I started hating my body in elementary school. I got boobs, not even real boobs just boob nubs, in fifth grade & I started to gets hips around the same time. I remember staring into the mirror & wishing I could just cut a straight line from my waist & slice away my nascent curves. In middle school we talked about anorexia. A picture of Karen Carpenter weighing double digits was passed around. I think the idea was to shock us with her thinness, but I wasn’t shocked. I was impressed. I was in awe of these women who had such self-control that they could deny themselves food & control their bodies. I felt controlled by my body.
In my mind, my body was excessive in every way. It grew curves, hair, & desires without my permission. It was a hungry, desirous pile of flesh careening towards being the worst things a body could be: fat and slutty.
When I hit 100 pounds, I figured there was no way back. I was obviously fat and going to stay that way forever. When I kissed a boy for the first time, I figured there was no way back. I was obviously a slut and going to stay that way forever. And I was devastated.
It has taken years to heal the feelings of loathing I nurtured towards my body. It has been a struggle to balance embracing my body and taking steps to be a healthier version of myself without waging a war of hatred against my body. But I have made a lot of progress.
I love my body for what it has done and continues to do. This body has carried and birthed three children – two at the same time! This body fed two of my children for the first 7.5 months of their lives. This body shudders in pleasure. This body receives and gives love. This body curves and shakes and dances. This body basks in warmth, shivers in cold, and is my all around tactile window into this physical world. It warns me with pain, shares my emotions through expressions & tears, and even reminds me to eat.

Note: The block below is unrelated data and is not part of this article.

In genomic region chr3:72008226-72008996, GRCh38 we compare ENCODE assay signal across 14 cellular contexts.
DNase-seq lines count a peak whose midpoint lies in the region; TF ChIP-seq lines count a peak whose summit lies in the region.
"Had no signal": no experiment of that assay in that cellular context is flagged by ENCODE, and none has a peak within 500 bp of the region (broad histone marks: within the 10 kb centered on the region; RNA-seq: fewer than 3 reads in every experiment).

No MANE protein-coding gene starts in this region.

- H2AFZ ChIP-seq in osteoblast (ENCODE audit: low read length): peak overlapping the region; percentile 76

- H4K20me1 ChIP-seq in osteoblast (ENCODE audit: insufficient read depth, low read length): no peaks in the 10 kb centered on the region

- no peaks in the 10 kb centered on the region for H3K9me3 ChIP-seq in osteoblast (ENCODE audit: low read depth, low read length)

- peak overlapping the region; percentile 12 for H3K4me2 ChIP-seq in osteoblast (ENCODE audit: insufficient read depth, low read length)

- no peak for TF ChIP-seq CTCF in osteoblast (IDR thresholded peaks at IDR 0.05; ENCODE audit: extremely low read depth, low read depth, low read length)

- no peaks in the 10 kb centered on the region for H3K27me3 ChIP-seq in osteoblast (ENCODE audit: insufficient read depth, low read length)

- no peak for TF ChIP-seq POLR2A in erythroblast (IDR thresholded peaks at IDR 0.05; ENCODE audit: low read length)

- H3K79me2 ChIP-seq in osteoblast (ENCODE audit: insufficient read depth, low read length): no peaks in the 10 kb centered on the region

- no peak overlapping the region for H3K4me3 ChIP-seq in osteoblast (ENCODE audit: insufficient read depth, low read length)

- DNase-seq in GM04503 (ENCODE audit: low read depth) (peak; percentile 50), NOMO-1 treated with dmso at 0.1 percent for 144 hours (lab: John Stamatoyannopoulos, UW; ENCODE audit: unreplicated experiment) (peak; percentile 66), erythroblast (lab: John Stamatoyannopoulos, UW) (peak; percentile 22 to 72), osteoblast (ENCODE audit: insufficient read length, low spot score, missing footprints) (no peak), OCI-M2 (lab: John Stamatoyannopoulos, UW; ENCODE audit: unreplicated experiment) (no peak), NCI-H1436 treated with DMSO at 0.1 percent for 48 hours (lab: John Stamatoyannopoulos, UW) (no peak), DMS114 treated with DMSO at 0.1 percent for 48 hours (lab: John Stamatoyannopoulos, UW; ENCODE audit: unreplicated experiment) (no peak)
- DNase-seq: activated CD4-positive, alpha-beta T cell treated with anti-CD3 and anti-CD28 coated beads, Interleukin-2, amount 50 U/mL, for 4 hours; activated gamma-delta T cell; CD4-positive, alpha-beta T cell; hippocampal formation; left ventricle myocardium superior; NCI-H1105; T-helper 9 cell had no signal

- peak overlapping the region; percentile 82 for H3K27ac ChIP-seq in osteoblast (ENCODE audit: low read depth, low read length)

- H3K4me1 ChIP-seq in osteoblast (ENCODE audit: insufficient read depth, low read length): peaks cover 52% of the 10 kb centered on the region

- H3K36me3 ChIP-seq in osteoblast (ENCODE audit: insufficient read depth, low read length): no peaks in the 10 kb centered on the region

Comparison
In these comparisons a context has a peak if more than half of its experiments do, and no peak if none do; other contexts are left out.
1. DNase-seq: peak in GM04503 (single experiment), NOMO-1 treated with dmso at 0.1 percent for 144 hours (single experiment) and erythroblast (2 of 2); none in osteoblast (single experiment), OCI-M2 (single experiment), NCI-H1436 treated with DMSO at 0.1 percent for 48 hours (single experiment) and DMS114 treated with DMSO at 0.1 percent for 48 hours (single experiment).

I no longer think of my body as separate from me. It is me. I am my body.
Loving myself and my body is not to claim that I am not flawed or that my body & I are as healthy and active as I'd like us to be. My body is in recovery from carrying twins, even over a year after their birth. I am going to physical therapy, but it's hard to not just go full-speed ahead. I am imperfect. I struggle with balance and moderation. But I work hard to be gentle with myself, both physically and emotionally, even though my recovery from the twin pregnancy is taking far longer than I anticipated. I try to love my body as it is, even in transition, but I don't always succeed.
Recently, I was watching my one year old daughters trying to learn to walk. The monkey child is built just like me. I see it most of all in her legs. There’s a curve on her inner knee and she has the most adorable one year old cankles. I noticed these things because somehow I still believed these physical traits in my legs were flaws that needed fixing. Flaws that I could somehow erase if I lost enough weight, if I just had enough self-control. My kid is proof that I will have these legs, these lumps, these cankles – even at 20 lbs.
Today I’m focusing on loving my legs, as they are, so that when my daughter realizes she has the same legs, she will have an example of what it means to love your lumps, bumps, and cankles.